# Math 3210 § 2. Second Midterm Exam Name: Solutions

```Math 3210 &sect; 2.
Treibergs
Second Midterm Exam
Name:
Solutions
October 7, 2009
1. Let {an }n∈N be a real sequence and L ∈ R. State the definition: L = lim an . Guess the limit. Then
n→∞
4n+3
use the definition of limit to prove that your guess is correct: limn→∞ 2n+1
.
an → L as n → ∞ means that for all ε &gt; 0 there is an N ∈ R such that |an − L| &lt; ε whenever
n &gt; N.
1
We show that
an → L =
2 as n → ∞ Choose ε &gt; 0. Let N = 2ε . If n &gt; N then
4n + 3
(4n + 3) − (4n + 2) 1
1
1
1
=
|an − L| = − 2 = &lt;
&lt;
=
= ε.
2n + 1
2n + 1
2n + 1
2n
2N
2/(2ε)
S
n
, n+1
2. State the definition: m = sup E. Consider the union of intervals E = n∈N n+1
n+2 . Find sup E
and prove that it is the supremum.
m = sup E means m is an upper bound for E, i.e., (∀x ∈ E)(x ≤ m), and m is the least of upper
bounds, i.e., (∀ &gt; 0)(∃x ∈ E)(m − &lt; x).
For the given set, 1 = sup E. To see that 1 is an upper bound, choose x ∈ E. Hence x ∈
for some n ∈ N. For this n, x &lt;
n+1
n+2
n
n+1
n+1 , n+2
n+2
n+2
= 1. Thus x ≤ 1 for all x ∈ E. To see that m is least
n
n
n+1
.
Thus
q
∈
(by Problem
among upper bounds, for each n ∈ N, let qn = 12 n+1
+ n+1
,
n
n+2
n+1 n+2
&lt;
3a.) Hence qn ∈ E. Now choose ε &gt; 0. By the Archimedean Property, there is an n ∈ N such that
1
1
n
n &gt; 1ε . For this n, 1 − ε &lt; 1 − &lt; 1 −
=
&lt; qn .
n
n+1
n+1
Thus there is a qn ∈ E such that 1 − ε &lt; qn .
3. Determine whether the following statements are true or false. If true, give a proof. If false, give a
counterexample.
a. Statement. If x, y ∈ R are such that x &lt; y then x &lt; x+y
2 &lt; y.
TRUE. Adding x to both sides of x &lt; y implies x + x &lt; y + x implies x = 21 (x + x) &lt; 12 (x + y).
Similarly, adding y to both sides of x &lt; y implies x + y &lt; y + y implies 12 (x + y) &lt; 12 (y + y) = y.
b. Statement. Let {an } and {bn } be real, convergent sequences such that an &lt; bn for all n ∈ N.
Then limn→∞ an &lt; limn→∞ bn .
FALSE. Let an = 0 and bn = n1 for all n ∈ N. Then an &lt; bn for all n.
However, limn→∞ an = 0 = limn→∞ bn .
c. Statement. If f, g : R → R are functions that are bounded below, then
inf R f + inf R g = inf R (f + g).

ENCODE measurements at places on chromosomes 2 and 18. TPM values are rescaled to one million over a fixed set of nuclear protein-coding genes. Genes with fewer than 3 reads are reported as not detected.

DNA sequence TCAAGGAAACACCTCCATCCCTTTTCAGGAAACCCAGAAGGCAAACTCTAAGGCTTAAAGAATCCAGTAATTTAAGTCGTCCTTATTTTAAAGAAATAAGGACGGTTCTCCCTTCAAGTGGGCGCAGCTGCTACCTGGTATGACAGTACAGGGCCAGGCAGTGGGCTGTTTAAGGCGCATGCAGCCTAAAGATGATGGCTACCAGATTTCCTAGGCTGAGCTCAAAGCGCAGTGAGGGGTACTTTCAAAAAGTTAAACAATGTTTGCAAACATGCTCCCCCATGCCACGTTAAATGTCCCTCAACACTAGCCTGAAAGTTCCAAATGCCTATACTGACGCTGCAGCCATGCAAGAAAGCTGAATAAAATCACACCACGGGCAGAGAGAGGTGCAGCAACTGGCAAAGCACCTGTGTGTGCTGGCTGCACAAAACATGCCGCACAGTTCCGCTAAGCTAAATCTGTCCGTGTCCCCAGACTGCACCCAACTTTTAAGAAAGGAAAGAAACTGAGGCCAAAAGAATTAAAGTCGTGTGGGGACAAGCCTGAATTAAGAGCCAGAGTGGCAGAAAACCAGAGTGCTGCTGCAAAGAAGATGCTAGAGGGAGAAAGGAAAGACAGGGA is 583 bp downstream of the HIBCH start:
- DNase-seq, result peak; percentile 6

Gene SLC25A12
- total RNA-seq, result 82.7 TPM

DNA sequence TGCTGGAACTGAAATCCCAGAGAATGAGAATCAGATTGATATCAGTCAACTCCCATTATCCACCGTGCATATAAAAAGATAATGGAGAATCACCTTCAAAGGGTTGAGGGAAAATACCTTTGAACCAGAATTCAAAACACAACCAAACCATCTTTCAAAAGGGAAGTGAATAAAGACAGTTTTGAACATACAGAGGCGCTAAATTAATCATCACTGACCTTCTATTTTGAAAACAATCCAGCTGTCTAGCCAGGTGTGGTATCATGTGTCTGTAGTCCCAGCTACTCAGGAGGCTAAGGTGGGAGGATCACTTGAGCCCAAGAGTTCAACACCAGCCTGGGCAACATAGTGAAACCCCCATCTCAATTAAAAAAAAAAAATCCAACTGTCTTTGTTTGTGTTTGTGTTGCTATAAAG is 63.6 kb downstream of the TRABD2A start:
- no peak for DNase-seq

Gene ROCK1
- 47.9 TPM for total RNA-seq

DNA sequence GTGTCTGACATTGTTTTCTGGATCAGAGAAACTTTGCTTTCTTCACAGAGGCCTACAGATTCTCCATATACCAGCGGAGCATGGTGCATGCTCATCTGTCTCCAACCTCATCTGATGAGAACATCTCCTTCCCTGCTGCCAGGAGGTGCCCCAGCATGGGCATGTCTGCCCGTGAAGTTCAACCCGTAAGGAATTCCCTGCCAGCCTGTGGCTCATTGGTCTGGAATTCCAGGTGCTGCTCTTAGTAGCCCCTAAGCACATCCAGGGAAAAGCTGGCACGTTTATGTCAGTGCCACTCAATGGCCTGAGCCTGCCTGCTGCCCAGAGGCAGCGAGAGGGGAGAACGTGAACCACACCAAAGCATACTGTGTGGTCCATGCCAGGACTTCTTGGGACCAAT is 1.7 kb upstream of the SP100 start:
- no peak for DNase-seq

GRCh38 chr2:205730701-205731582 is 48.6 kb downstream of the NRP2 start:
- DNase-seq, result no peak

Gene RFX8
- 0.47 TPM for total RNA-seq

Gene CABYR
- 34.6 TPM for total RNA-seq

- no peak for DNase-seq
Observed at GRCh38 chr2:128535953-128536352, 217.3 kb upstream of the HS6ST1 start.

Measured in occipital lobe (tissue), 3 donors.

FALSE. Let f (x) = sin x and g(x) = − sin x. Then inf R f + inf R g = (−1) + (−1) = −2 but for all
x, f (x) + g(x) = 0 so inf R (f + g) = 0.
4. Let A = {x ∈ R : x2 &lt; 2x + 1 }. Show that A is nonempty. Show that A is bounded above. What
is the least upper bound of A? (You don’t have to prove it.) Does the set A have a maximum? Why or
why not?
A is nonempty since 2 ∈ A because 4 = 22 &lt; 2 &middot; 2 + 1 = 5.
A is bounded above by, say, 3. If not, there is x ∈ A so that 3 &lt; x. But then 0 &lt; 3 − 1 &lt; x − 1
so (3 − 1)2 &lt; (x − 1)2 so 2 = (3 − 1)2 − 2 &lt; (x − 1)2 − 2 = x2 − 2x − 1 &lt; 0 because x ∈ A. This is a
contradiction, so 3 is an upper bound.
m =√
sup A is the positive root of m2 − 2m − 1 = 0 which by quadratic formula is
√
2+ 22 −4(1)(−1)
m=
= 1 + 2. For m = sup A to be its maximum, we would need that m ∈ A. But
2
m2 = 2m + 1 so m ∈
/ A. Thus A does not have a maximum.
5. Prove that if x, y ∈ R are numbers such that for all positive RATIONAL numbers r &gt; 0 we have
|x − y| &lt; r. Then x = y.
Proof by contrapositive. Suppose that x 6= y. Then 0 &lt; |x − y|. By the Archimedean Property, there
is an n ∈ N so that n1 &lt; |x − y|. Then r = n1 &gt; 0 is a positive rational number such that r ≤ |x − y|.
Thus we have established the statement (∃r ∈ Q)(r &gt; 0 and |x − y| ≥ r). But this is the negation of
the hypothesis in the theorem which is (∀r ∈ Q)(r &gt; 0 =⇒ |x − y| &lt; r).
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